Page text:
In Indian society women were treated generally as maids or slaves as if they had no will or desire of their own. They had to follow their husbands in all matters. Women were given as payment for loss to a gambling opponent. To show devotion, they were forced to burn themselves alive by jumping onto the funeral pyre of their husbands after their death. This practice, called “sutti” continued until the end of the 17th century when this custom was outlawed in spite of the dismay it caused the Hindu religious leaders. Although outlawed formally, “sutti” was widely practiced until the end of 19th century and still continues in some of the remote areas of India.
In certain regions of India, women are offered to the priests as concubines, or as prostitutes to be exploited. In others, they were sacrificed to the Hindu gods to please them or seek rain. Some Hindu laws even declare that: “The predestined patience, the blowing wind or tornadoes, death, hellfire, poison, snakes and fire are no less evil than women”. It is also stated in Hindu religious books, that “When Manna [the Hindu god of creation] created women he imposed onto them the love of bed, seats, decoration [make-up], filthy lust (of all types and kinds), anger, rebellion against honor and dignity and evil attitudes, behavior and conduct”.
In the teachings of Manna Herma Sistra concerning women, one can read:
“A woman may live without a choice regardless of whether she is a little girl, a young lady or a mature woman. A young girl is under the command and choice of her father. A married woman is under the command and choice of her husband. A widow is under the command and choice of her male children, and she may never become independent (after the death of her husband). A widow may never remarry after the death of her husband, but rather, she must neglect all that she likes in terms of food, clothes, and makeup until she dies. A woman may not own or possess anything, as whatever she may gain or acquire shall go straight and immediately to the ownership of her husband”.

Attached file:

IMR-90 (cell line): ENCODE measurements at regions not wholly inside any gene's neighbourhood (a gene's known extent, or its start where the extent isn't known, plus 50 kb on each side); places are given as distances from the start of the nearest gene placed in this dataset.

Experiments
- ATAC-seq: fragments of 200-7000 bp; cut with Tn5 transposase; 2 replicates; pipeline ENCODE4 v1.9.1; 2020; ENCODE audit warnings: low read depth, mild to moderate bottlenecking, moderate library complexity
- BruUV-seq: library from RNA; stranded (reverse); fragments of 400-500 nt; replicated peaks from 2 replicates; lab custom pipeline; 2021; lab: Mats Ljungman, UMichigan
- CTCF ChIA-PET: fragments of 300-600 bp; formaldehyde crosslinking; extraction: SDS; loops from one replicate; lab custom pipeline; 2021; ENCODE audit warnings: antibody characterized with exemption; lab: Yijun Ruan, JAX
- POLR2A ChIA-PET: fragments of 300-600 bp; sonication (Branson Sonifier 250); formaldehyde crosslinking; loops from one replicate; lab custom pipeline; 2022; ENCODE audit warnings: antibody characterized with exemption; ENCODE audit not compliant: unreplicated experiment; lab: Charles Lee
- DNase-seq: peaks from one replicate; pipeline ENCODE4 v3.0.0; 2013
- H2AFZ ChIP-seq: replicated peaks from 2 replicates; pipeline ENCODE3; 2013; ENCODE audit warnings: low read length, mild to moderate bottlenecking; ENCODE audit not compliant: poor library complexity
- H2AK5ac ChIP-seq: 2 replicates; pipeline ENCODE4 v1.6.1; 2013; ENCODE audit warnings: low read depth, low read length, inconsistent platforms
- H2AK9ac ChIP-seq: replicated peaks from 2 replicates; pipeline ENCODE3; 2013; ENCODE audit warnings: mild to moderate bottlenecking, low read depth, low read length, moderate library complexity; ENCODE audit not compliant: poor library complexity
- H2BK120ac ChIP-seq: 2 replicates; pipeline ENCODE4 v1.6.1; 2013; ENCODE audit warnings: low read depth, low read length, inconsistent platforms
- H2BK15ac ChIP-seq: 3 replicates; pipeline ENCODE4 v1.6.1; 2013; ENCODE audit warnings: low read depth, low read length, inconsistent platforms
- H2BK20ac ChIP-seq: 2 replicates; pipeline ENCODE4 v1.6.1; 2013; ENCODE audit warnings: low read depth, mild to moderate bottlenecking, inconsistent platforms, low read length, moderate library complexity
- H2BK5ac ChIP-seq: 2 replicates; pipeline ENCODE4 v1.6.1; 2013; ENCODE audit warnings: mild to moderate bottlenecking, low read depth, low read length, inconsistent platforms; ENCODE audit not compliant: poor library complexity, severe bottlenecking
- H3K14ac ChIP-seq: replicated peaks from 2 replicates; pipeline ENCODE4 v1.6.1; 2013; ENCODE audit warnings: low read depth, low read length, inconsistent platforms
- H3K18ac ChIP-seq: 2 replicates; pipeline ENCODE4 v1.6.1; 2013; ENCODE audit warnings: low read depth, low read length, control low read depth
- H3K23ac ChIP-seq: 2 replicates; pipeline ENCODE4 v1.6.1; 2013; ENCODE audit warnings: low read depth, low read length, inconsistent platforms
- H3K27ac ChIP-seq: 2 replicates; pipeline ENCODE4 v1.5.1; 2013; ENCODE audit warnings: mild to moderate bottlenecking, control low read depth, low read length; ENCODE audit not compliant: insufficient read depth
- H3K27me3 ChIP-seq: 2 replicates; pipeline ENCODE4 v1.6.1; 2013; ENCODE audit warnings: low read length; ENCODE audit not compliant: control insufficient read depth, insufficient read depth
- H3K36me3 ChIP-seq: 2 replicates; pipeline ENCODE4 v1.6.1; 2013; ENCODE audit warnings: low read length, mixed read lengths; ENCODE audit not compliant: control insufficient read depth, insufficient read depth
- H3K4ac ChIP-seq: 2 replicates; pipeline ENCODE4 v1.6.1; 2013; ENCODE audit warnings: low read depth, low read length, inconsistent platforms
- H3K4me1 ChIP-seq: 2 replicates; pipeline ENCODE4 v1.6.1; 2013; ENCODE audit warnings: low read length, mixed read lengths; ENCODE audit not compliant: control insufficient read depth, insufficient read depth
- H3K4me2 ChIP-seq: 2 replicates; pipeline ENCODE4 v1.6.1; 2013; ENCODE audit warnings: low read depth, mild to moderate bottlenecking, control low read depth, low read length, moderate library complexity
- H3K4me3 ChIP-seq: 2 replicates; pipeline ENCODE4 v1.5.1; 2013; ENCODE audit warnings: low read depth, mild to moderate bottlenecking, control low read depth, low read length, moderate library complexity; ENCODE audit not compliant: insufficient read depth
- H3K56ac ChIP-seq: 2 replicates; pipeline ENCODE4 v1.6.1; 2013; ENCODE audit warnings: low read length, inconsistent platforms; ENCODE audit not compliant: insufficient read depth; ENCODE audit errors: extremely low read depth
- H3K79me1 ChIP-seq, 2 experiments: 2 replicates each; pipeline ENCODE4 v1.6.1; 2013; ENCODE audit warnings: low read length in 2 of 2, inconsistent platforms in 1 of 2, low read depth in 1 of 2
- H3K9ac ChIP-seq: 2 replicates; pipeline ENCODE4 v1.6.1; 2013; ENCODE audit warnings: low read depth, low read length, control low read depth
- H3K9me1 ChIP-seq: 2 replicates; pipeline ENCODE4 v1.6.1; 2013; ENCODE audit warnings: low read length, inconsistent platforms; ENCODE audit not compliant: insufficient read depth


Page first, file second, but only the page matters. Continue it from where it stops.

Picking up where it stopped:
- Refer to ‘Hindu Inter-caste Marriage in India”, Chapter 3 [Forms of Marriage] part 2 [Polyandry], by Haripada Chakraborti.
In some rare cases, a woman had several husbands at the same time.(1) No doubt this made her as a prostitute in society.
- Refer to ‘Hindu Inter-caste Marriage in India, & Chapter 3 [Forms of Marriage] part 2 [Polyandry], by Haripada Chakraborti.